PARK CITY, Utah—The Library Theatre Center that cuts through Park Avenue here is characterized by its intimate space and the proximity of people to the movie screen. People put up with the lack of comfort because of the promise of seeing something important, interesting or unknown take hold during the frenzied 10 days of the Sundance Film festival, the country’s most prestigious platform for independent American cinema.

On the last Sunday in January, Chris Webber was alternately reigned in and ecstatic. The five-time NBA All-Star and current studio analyst for NBA TV and TNT sat in the back, with his producing partner Peter Gilbert, in watching the world premiere of Unexpected, one of three new films produced and financed under their production company, Webber Gilbert Media Group.

Directed and co-written by Chicago-based independent filmmaker Kris Swanberg, Unexpected stars Cobie Smulders (of How I Met Your Mother) as a high school science teacher at a predominantly black South Side Chicago high school whose unplanned pregnancy is contrasted against the story of her favorite student (Gail Bean), who is also dealing with the emotional and personal consequences of a surprise pregnancy.

“Sundance makes careers, and it just made mine,” said Bean, an unknown from Atlanta in her first significant role. Webber, who also lives just outside Atlanta, knows something about electric starts. He was the NBA Rookie of the Year in 1993-94. Recasting himself as a entrepreneur and film producer marks a logical next step.

Webber made an estimated $180 million dollars in his NBA career. Since his retirement following the 2007-08 season, Webber has studied finance, investment and now film production. “I even had a restaurant,” he joked.

The film business is a volatile one, especially from a financial point. “I know we’re going to have bumps in the road, and not everything we do is going to be successful, but sitting at that premiere, you couldn’t tell me that because everything felt so good,” Webber said.

The day after the Unexpected screening, Webber and Gilbert also were on hand at the premiere of Digging for Fire, with Jake Johnson, Rosemary DeWitt and Anna Kendrick. The movie was directed and co-written by Joe Swanberg, Kris’s husband and a prolific director whose other credits include Drinking Buddies and Happy Christmas.

The third film the company financed, Queen of Earth, directed by Alex Ross Perry (Listen Up Philip) stars Elisabeth Moss (Mad Men) and debuts this month at the Berlin Film festival.

Gilbert is best known as the cinematographer and producer of the landmark Chicago high school basketball documentary Hoop Dreams. Webber is from the same high school graduation class (1991) as the two protagonists, William Gates and Arthur Agee, of that film. His path crossed with the Hoop Dreams filmmakers during the film’s making at various national camps, and he was a great admirer of the film.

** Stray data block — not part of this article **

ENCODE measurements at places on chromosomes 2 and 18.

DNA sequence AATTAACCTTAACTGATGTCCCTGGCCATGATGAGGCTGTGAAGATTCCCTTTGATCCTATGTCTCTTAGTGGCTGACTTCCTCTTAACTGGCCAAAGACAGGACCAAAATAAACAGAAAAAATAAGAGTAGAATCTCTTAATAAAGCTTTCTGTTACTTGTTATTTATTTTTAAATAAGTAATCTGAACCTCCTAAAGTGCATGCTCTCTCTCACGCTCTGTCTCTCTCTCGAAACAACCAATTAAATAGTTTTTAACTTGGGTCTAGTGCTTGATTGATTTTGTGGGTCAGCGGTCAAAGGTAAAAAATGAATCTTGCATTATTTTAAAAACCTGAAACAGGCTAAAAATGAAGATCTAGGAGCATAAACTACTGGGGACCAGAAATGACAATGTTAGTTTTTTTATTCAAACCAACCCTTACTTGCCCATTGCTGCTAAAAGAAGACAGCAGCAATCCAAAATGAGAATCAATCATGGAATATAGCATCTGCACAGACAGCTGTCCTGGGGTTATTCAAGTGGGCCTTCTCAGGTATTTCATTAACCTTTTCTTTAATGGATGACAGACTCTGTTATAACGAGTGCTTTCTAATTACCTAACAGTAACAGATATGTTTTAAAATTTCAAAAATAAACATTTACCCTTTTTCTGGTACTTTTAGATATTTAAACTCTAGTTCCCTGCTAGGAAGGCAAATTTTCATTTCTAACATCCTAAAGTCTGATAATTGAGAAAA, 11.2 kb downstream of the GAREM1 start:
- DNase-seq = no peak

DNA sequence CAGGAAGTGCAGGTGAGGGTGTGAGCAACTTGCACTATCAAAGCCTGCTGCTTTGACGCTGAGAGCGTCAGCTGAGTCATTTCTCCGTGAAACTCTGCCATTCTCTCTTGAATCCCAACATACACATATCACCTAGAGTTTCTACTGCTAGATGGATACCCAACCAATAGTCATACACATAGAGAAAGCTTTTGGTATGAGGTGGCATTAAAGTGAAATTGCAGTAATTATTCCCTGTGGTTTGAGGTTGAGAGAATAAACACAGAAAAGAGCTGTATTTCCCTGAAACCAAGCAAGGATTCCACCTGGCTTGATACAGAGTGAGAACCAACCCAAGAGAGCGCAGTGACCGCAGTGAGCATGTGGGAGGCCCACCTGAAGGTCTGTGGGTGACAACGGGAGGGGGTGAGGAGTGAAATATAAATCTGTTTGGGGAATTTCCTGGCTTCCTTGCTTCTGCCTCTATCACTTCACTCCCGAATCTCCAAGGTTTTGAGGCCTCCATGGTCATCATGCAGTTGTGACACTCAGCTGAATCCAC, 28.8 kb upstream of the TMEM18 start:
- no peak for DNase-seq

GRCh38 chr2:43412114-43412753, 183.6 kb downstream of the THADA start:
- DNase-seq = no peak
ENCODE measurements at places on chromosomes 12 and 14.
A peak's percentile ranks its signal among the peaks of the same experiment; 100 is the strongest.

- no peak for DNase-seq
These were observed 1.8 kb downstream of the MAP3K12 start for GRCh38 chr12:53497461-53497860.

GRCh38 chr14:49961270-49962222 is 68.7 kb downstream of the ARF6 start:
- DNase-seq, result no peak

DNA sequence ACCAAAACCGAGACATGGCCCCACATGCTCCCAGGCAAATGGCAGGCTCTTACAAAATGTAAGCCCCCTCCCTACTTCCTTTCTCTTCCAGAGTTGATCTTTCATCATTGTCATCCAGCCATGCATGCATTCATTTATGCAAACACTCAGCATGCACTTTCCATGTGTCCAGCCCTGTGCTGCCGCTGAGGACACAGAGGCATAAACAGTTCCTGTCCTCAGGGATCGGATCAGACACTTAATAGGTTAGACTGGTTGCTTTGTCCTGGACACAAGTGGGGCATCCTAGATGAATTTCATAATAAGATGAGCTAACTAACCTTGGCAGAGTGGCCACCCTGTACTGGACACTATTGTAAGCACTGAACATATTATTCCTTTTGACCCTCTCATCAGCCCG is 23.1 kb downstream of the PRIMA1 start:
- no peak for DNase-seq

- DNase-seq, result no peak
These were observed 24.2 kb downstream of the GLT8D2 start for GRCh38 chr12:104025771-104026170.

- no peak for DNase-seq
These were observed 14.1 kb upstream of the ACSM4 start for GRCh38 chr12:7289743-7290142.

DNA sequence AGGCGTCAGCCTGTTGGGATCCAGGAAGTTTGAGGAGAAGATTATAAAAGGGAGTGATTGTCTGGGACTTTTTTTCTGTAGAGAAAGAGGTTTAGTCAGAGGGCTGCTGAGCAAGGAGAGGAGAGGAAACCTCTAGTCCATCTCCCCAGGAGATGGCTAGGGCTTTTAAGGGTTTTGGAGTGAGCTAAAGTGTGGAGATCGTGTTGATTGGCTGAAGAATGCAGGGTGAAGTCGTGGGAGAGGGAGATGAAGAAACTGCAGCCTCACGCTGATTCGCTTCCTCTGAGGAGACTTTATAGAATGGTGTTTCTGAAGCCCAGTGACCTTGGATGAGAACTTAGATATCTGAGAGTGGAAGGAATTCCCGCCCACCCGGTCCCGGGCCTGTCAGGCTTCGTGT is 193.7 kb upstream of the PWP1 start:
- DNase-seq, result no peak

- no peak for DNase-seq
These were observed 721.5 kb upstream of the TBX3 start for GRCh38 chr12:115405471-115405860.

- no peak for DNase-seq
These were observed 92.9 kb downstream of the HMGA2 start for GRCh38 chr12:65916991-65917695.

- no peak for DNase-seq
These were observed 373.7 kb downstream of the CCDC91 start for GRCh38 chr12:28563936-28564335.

Webber and Gilbert met about five years ago. The two are currently working on a first person documentary about Webber, his life and career. Webber is also writing a book that he says addresses every aspect of his personal and professional life, from the time out in the 1993 NCAA Championship game to his sometimes tumultuous professional career.

“I’ve always said this, and I hope nobody takes this the wrong way, but I only want to play with people I can lose with,” he said. “I’ve seen guys win together and then never speak to each other again. When you lose with somebody, that means you can handle every situation with integrity, you worked as hard as you could and you looked each other in the eye and then you go from there. I trust Peter, and I trust our relationship.”

The American film industry is notoriously insular and predominantly white—93 percent of the Academy members are white. As a Hollywood subset, the independent film scene tends to be even more exclusive, and the historic barriers to entry for blacks and people of color are considerable. Only one film in this year’s Sundance dramatic competition, Rick Famuyiwa’s Dope, featured a primarily black cast and crew. “I understand how there’s not much color, and I understand how I’m looked at as a black representative,” Webber said.

“What we want to do is change the narrative,” he said.

As he has demonstrated from his time at Michigan, Webber is a deeply charismatic presence. Like actors, he has been in front of cameras his entire life. He seeks the obvious parallels. “The bug got me three years ago,” he said, acknowledging his own desire to write and direct fiction films. “Being an athlete and being around artists, writers and people who understand the world is bigger than their hometown, I look for the backstory in people, because you can’t just judge the book. Our whole thing is we want to empower the writers, we want to empower the directors and actors.

“Everything is about trying to be successful in business with good people and have passion projects that we believe in,” Webber added. “The first projects have been great, and I just hope we continue to follow it.”

Patrick Z. McGavin is a Chicago-based writer and film critic. He also writes on high school and college sports for the Chicago Sun-Times.